President Obama’s announcement this week to more rigorously pursue international trade as an engine of economic growth sounds great! Yet it rings hollow.
The President assumes rising American exports would not only benefit the United States – but much of the world as well.
That in the area of job quality, export-related ones are historically better paying.
And, increased exports allow companies to expand into new markets and build greater market share in existing ones.
In theory, he is right.
But there is an underlying reality needed to make this all happen: that the companies who will lead the charge and benefit from the government’s actions will do it the right way.
For most of our history, American firms vertically-integrated themselves not just at home, but also abroad. By controlling all aspects of their company’s activities (i.e. R&D, production, marketing, sales, distribution), US. manufacturers were able to sustain themselves, and the greater economy with quality paying-jobs.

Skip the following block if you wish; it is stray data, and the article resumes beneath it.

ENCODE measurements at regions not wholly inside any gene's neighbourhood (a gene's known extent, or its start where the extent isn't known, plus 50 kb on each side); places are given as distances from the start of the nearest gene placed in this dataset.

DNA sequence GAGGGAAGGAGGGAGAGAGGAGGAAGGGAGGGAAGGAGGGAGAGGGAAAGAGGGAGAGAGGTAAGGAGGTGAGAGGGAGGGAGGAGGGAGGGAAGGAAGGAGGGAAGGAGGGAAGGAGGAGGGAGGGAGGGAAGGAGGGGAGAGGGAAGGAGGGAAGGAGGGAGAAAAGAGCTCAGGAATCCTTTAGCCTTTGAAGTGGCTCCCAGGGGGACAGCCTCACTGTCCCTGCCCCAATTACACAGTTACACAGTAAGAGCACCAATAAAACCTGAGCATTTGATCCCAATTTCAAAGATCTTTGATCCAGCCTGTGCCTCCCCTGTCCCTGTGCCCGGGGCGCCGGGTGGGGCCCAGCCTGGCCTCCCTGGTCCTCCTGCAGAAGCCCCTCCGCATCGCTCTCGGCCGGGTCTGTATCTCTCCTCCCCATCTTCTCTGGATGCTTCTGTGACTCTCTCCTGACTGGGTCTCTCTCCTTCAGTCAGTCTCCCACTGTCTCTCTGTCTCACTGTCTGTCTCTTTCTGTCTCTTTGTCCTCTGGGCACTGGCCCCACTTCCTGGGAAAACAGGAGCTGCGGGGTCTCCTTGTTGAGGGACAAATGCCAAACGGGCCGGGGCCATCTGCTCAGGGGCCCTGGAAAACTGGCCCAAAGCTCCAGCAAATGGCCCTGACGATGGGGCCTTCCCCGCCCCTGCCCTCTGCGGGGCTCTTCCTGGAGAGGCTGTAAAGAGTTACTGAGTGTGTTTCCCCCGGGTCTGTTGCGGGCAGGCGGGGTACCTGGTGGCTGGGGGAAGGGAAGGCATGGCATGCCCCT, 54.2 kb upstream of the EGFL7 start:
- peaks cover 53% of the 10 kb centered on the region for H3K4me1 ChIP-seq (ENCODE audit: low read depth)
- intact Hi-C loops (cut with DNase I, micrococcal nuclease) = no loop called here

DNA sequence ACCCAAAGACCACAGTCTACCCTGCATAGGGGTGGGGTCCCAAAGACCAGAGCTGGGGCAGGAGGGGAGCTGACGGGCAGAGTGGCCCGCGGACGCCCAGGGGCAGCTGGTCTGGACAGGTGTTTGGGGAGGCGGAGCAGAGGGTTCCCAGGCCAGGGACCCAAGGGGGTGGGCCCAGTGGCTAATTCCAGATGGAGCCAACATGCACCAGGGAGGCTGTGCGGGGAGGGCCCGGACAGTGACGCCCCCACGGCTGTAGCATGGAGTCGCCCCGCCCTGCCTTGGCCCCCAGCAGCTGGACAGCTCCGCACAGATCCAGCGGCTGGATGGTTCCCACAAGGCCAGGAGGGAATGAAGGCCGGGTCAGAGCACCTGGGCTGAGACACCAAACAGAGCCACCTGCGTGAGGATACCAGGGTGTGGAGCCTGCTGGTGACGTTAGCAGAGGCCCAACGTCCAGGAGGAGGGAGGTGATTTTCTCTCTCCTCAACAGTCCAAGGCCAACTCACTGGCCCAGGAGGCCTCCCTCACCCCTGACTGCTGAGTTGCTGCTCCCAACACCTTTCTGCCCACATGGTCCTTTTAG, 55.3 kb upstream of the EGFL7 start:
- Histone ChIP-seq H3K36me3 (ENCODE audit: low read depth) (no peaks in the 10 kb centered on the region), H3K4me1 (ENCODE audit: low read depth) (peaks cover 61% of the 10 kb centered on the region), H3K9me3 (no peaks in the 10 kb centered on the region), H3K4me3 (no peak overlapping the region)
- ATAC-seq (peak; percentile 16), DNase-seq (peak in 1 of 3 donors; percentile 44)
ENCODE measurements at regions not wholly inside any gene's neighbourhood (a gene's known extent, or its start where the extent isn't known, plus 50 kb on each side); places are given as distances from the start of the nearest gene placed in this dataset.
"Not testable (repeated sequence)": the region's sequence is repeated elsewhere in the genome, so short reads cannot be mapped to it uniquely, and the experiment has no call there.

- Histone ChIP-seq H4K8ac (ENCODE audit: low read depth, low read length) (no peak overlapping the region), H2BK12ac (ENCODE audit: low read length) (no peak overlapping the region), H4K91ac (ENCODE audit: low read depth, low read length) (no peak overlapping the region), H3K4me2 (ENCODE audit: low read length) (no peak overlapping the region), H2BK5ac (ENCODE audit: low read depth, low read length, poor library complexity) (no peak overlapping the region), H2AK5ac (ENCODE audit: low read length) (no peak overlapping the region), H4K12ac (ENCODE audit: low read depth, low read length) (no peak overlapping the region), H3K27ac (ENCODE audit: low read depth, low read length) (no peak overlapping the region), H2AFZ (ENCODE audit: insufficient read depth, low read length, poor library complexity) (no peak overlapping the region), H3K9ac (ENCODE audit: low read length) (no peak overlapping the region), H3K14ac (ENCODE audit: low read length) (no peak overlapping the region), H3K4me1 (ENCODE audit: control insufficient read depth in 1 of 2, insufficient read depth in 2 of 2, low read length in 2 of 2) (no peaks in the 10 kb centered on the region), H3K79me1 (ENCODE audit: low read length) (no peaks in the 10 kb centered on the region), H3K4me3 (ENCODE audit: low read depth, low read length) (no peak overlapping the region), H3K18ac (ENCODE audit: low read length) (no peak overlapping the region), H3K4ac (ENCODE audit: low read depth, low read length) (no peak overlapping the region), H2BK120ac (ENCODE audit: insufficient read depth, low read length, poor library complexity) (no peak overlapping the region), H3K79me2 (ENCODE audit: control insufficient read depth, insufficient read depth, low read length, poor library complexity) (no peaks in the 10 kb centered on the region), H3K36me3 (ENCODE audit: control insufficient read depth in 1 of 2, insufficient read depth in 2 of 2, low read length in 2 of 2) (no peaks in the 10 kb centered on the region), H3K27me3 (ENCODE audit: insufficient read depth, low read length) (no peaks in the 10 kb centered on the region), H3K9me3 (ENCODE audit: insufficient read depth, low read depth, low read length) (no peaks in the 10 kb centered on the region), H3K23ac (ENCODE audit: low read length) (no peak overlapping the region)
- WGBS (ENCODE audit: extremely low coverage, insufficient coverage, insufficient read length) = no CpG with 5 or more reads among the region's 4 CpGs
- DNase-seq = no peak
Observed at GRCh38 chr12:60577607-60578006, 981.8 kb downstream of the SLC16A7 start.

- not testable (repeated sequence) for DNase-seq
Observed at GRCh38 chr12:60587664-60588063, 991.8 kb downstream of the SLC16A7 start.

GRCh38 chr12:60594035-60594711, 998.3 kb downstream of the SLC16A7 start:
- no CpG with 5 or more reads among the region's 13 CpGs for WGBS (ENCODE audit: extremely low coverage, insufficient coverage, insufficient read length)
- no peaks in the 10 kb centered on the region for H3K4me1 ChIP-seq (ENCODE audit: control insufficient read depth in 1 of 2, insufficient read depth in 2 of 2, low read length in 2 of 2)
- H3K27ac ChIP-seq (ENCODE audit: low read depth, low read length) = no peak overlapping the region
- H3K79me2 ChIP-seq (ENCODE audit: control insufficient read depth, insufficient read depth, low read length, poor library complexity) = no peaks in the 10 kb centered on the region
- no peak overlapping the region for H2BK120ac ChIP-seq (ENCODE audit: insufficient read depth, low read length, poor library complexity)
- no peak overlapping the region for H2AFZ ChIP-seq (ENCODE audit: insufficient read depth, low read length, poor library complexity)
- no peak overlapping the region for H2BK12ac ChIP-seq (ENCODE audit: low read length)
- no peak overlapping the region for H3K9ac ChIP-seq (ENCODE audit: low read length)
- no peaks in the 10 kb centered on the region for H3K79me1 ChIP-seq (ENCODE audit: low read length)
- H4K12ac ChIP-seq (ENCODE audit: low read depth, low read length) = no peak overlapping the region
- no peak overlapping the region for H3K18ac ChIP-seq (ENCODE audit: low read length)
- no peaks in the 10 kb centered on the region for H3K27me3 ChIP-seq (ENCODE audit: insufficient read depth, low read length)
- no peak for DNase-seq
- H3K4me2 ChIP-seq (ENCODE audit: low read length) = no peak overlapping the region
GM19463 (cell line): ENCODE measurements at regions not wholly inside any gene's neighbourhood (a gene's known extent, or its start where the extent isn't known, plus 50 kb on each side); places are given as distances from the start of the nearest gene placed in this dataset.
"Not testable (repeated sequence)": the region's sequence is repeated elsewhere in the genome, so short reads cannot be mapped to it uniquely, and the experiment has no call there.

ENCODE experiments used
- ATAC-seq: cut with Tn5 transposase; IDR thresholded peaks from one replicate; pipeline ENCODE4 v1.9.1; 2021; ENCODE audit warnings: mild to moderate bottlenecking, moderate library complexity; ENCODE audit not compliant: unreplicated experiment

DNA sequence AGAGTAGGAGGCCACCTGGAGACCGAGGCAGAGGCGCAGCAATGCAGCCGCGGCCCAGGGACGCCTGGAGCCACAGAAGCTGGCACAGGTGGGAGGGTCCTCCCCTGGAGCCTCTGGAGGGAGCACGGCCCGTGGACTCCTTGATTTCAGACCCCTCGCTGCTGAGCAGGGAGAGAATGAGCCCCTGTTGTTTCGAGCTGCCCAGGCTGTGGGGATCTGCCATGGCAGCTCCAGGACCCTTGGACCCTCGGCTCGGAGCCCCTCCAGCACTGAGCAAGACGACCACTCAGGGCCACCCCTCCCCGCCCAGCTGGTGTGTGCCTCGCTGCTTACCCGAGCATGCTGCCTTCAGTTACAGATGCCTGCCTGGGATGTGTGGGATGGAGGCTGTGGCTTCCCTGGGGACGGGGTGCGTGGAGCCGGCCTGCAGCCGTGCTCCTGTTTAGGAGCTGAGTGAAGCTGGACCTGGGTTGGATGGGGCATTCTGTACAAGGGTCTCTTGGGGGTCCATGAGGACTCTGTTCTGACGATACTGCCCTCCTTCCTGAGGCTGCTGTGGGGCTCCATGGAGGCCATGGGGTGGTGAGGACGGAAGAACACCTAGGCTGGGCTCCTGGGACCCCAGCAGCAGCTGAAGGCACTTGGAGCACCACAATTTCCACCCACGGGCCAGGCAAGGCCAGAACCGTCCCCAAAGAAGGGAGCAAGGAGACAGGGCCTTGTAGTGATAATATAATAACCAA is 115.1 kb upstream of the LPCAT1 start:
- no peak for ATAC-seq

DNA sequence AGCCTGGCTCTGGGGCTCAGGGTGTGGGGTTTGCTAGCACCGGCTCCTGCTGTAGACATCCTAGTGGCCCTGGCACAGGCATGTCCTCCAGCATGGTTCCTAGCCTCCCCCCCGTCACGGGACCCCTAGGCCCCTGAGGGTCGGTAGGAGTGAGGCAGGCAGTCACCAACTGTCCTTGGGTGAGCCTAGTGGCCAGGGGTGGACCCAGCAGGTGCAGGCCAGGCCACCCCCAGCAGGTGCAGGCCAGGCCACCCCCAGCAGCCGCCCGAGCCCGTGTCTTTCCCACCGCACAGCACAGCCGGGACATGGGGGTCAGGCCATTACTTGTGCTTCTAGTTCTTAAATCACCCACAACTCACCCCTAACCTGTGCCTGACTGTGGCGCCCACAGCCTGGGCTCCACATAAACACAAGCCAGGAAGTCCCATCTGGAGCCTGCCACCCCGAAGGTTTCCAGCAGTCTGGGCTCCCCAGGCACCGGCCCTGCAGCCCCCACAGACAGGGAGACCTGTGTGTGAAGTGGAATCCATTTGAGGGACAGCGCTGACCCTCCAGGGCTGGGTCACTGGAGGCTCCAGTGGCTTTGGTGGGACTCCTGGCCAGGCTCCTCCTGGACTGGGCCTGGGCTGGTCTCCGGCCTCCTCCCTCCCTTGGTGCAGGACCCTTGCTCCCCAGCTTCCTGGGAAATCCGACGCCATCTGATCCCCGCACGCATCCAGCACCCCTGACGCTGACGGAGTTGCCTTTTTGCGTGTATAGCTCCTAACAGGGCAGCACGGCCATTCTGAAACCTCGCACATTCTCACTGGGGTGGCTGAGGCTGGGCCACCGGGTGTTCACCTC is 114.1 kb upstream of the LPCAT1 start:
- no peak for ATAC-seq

Now, because of the tectonic shift from vertically integrated firms to “flat” ones- where more and more activities are outsourced to cheaper places- the benefits of exporting are much smaller than before.
If the Obama Administration is serious about exports, then they need to reward vertically-integrated manufacturers.
To simply implement new trade agreements in the name of “growing exports” is bad for America. All it would do is give “flat” companies like Wal-Mart greater flexibility to outsource more and more. And, ultimately, harm the companies who do it the right way.